This is the marriage that I always wanted and almost believed was possible.

And I. Have. It.

With Oliver’s help, I am creating it. Certainly it’s not perfect, but if this is as bad as it gets, what more could one possibly ask for?

When I describe in detail any conflict between Oliver and I, people typically have one of two reactions: either assume that I am a monster and offer a litany of well-meant solutions, or assume that Oliver is a monster and offer a load of well-meant sympathy. Neither is true, which is why I don’t go into great detail with many people. When two people commit to be together, the result is sometimes messy and sometimes difficult. That is okay.

In relationships and generally in life, all that matters is an overriding commitment to learning to do the right thing. It doesn’t matter how far off the straight and narrow path you may have strayed. All that matters is that one, single next step. It is never too late to do the right thing.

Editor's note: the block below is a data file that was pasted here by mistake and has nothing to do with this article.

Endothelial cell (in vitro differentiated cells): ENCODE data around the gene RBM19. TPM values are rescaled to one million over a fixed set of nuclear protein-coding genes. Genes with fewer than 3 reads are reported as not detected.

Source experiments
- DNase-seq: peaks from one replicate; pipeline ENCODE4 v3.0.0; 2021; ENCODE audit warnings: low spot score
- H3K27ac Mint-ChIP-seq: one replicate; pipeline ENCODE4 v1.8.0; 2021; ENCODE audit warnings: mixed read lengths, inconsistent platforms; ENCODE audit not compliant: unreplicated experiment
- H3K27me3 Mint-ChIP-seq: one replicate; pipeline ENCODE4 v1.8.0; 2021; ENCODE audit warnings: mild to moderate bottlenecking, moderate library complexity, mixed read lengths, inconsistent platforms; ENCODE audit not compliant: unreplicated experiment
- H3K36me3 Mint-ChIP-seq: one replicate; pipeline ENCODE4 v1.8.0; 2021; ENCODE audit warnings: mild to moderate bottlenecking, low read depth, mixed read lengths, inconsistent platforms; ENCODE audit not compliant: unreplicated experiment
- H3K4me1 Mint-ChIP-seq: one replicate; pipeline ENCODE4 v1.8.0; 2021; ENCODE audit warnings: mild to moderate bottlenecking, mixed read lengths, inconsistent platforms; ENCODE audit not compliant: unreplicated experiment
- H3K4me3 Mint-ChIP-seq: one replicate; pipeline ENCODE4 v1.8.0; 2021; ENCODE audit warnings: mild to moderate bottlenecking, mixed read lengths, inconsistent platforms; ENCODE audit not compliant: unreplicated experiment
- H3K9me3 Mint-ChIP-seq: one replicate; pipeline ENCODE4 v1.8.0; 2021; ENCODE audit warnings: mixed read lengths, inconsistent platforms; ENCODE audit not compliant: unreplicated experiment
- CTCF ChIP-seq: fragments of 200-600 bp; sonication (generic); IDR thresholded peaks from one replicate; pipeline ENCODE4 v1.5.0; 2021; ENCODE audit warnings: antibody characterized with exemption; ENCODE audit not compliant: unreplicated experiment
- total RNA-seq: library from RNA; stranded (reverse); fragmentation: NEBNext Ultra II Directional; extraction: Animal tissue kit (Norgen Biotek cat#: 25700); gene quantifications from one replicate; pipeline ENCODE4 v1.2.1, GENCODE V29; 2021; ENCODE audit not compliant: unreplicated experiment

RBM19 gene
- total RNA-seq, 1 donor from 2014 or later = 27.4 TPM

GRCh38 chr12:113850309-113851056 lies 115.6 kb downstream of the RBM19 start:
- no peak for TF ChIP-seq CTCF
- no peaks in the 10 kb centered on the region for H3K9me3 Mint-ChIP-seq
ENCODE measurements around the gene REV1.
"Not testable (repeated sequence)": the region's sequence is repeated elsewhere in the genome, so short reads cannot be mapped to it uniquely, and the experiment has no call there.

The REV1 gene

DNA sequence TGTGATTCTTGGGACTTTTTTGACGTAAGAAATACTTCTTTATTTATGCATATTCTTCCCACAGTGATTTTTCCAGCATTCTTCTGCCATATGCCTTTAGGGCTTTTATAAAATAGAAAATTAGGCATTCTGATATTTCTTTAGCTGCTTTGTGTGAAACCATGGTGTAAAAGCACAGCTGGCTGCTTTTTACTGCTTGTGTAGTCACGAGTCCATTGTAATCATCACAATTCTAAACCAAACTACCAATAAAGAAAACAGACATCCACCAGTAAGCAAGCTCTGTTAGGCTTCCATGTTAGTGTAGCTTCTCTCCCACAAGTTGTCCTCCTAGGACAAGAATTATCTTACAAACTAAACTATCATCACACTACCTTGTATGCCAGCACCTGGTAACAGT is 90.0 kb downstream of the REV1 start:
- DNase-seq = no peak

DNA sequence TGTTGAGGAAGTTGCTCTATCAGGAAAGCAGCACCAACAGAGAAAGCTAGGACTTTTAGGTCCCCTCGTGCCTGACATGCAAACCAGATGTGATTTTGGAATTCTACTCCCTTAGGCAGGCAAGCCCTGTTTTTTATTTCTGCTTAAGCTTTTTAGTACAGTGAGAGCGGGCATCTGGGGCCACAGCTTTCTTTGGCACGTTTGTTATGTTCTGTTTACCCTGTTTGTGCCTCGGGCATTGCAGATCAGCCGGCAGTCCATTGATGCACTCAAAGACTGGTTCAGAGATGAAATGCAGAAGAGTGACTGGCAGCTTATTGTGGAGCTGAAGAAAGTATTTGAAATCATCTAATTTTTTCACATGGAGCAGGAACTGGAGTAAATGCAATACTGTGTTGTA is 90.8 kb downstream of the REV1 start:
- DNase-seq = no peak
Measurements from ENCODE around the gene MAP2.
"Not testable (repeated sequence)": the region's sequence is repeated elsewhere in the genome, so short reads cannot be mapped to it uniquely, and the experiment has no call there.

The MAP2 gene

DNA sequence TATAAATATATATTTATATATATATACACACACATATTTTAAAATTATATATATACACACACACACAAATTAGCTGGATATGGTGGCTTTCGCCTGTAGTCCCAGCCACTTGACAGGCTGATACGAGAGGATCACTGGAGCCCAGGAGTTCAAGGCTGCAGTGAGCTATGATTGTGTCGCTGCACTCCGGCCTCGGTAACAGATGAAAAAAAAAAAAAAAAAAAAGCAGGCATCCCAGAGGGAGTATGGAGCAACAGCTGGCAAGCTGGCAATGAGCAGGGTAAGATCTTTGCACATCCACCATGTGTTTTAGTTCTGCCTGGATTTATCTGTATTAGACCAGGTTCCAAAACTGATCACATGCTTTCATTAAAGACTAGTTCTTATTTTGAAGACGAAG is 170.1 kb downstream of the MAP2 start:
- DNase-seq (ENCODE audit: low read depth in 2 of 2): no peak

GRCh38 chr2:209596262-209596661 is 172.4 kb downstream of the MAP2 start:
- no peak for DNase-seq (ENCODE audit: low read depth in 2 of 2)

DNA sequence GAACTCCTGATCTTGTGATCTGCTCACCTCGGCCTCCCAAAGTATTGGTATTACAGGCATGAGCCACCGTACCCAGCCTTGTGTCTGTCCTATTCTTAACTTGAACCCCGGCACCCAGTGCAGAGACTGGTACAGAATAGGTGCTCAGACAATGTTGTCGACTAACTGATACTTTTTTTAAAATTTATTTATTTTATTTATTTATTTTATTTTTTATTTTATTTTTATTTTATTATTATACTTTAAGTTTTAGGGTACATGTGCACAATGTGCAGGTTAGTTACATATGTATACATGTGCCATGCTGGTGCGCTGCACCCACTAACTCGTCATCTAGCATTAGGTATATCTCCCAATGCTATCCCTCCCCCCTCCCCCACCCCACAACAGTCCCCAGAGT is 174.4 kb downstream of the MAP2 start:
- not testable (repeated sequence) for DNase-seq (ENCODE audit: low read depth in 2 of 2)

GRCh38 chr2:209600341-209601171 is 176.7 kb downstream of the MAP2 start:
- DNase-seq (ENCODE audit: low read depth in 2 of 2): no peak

My brother has requested more practical, generally applicable advice, so here goes (and tell me how I’m doing, Venkat). How can you resolve conflict the healthy way?

A. Pick your battles. Particularly with a spouse, nothing is more important in life than the amount of love in your marriage. You think you can’t live with the clothes on the floor or the dishes on the table? Oh, you underestimate yourself. If I can, you can. You adapt. And you get faster and more efficient at cleaning. Save the difficult conversations for things like when to have kids and what apartment to live in.